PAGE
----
Hold tight—we’re in for nasty weather. I don’t mean “nasty weather” in the sense that Winter intends to extend its icy fingers into June this year (although that is, admittedly, always a possibility in Utah). No, this variety of “nasty” weather is great for barbecues, swimming, and fires. While camping, cookouts, and other summertime rituals practically demand fires, watch out—you might get what you’re after. Summer 2013 promises to be as big a threat to property and one’s epidermis as Summer 2012, during which 9.3 million acres were scorched and 4, 244 structures were reduced to kindling.
Summers in arid Utah are hot enough below 365 degrees; the polluted air, property damage, and burn injuries that accompany fires are superfluous to existing conditions. All it takes is an ordinary guy burning down the house to set entire forests ablaze. Luckily, there are already measures in place to combat these risks in the coming months:
1. Preparing Firefighters
In case anyone was thinking that firefighters only work for a few months out of the year, it’s time to put that rumor to rest. All months may not be created equally fire-prone, but that doesn’t mean that vacation time extends through the snowy seasons. Utah’s firefighters have been known to help with fires in other states, respond to emergency situations that do not pertain to fires at all (cats in trees come to mind), maintain equipment, stay fit enough to carry people of all sizes out of burning buildings, and carry out inspections.
Furthermore, the season starts earlier than many people realize: In Sandy, firefighters have already been preparing for the summer fire season—since March, in fact. When you take into account the time invested in promoting responsible development, fighting fires is an ongoing battle.
2. Positioning Firefighting Aircraft
Since the 2013 fire season promises to be on par with 2012, desperate measures have taken the form of private sector aerial firefighters. Aerial firefighting is extremely taxing anywhere, as the vessels must necessarily be weighed down with fire retardant, the areas where they do their business are characterized by “hot windy conditions and crappy air,” and the target areas must be hit from long distances. In Utah, where there are only 2 landing stations for tankers, low humidity, and high winds, conditions are even less forgiving. Gratitude is owed to anyone undertaking such a task.
3. Setting Prescribed Burns
Prescribed burns are a method of fire prevention that involves fighting fire with fire. Since fires are, in a sense, nature’s vacuum, they are almost inevitable. When dried leaves, twigs, and other organic debris litter the ground of unincorporated, unmaintained areas, their flammable buildup facilitates their removal: something catches fire, and all the lifeless material is removed to open access to air, sunlight, and other important resources for whatever sprouts may have been trying to grow beneath all the dead matter. This is natural and vital for the environment when it doesn’t end in the decimation of an enormous tract of land. However, when humans and their flammable property enter the equation, letting nature take its course is a less than popular course of action. Accordingly, to protect human communities, forestry services will nip debris removal in the bud by doing it themselves. By clearing up the ground before the sweepings can accumulate into a heap of kindling, the magnitude of future fires can be controlled somewhat.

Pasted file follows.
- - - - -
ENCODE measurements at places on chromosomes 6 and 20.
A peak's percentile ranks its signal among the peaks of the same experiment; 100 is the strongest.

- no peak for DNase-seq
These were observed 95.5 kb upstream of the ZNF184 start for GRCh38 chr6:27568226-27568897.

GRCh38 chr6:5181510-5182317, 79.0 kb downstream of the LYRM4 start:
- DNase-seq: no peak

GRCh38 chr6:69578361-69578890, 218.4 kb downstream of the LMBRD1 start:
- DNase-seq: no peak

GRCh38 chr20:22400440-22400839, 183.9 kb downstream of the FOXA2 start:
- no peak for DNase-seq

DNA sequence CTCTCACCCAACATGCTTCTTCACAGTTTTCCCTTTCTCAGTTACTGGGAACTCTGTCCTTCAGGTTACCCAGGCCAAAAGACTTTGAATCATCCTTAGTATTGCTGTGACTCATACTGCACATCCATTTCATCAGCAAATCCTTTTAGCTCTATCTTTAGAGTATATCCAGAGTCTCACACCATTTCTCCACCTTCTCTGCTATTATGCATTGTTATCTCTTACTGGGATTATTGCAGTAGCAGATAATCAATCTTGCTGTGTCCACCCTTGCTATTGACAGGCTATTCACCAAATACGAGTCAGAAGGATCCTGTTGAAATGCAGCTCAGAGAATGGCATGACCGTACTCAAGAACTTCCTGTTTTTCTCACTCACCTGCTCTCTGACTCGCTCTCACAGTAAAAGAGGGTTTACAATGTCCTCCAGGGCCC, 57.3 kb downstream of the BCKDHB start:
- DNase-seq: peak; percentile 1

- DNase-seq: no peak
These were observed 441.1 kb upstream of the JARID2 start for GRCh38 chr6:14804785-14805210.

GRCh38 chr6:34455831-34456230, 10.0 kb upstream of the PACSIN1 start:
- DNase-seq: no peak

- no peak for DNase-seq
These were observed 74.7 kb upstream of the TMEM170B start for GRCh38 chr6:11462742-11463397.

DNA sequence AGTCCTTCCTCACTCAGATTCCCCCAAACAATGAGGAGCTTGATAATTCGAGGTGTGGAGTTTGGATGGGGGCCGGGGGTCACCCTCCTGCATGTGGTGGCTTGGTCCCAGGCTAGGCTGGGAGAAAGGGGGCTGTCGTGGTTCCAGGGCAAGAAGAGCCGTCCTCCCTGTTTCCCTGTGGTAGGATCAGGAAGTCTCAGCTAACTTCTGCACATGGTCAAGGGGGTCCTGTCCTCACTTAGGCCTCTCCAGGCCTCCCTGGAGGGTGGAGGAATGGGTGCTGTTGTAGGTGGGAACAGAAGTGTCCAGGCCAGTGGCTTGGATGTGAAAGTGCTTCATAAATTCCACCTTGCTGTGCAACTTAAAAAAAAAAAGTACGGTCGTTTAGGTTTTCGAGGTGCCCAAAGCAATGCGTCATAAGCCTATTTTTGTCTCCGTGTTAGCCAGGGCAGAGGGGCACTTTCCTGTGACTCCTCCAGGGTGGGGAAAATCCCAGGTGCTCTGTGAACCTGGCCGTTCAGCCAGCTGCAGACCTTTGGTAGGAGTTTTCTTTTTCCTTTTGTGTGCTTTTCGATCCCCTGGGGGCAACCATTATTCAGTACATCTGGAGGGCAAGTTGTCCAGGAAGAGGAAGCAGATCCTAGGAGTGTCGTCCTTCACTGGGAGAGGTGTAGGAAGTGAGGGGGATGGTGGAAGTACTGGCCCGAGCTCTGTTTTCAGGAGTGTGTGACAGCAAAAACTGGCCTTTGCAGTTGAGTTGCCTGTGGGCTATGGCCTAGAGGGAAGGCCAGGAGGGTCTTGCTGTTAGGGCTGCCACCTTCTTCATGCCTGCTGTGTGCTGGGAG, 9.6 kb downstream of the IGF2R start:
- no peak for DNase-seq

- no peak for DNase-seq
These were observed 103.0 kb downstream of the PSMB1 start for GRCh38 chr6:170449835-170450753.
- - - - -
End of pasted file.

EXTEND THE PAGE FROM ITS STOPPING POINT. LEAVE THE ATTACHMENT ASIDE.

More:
4. Placing Restrictions on Dangerous Activities
Utah’s Fire Prevention Order of March 8, 2013 bans the use of any and all fireworks in public lands under pain of a $1,000 fine and a bill for whatever fire suppression comes to. (“Public lands” vary from place to place; a precise list of local restrictions can be found here.) This ban, a more preemptive echo of the statewide ban that was issued in June 2012, will remain in place until another order is issued.
After the coughing fits, eye irritation, and property damage that resulted from accidental fires getting out of hand in 2012, Utah is taking no chances. However, community members individually may be another story. If you or a loved one sustains a serious burn injury because the fireworks ban or other regulations are violated, but find yourself with no visible means of support, skilled burn injury attorneys like Christensen & Hymas can help you find the compensation you need. For a free consultation, call (801) 506-0800.
Image courtesy of Oregon State University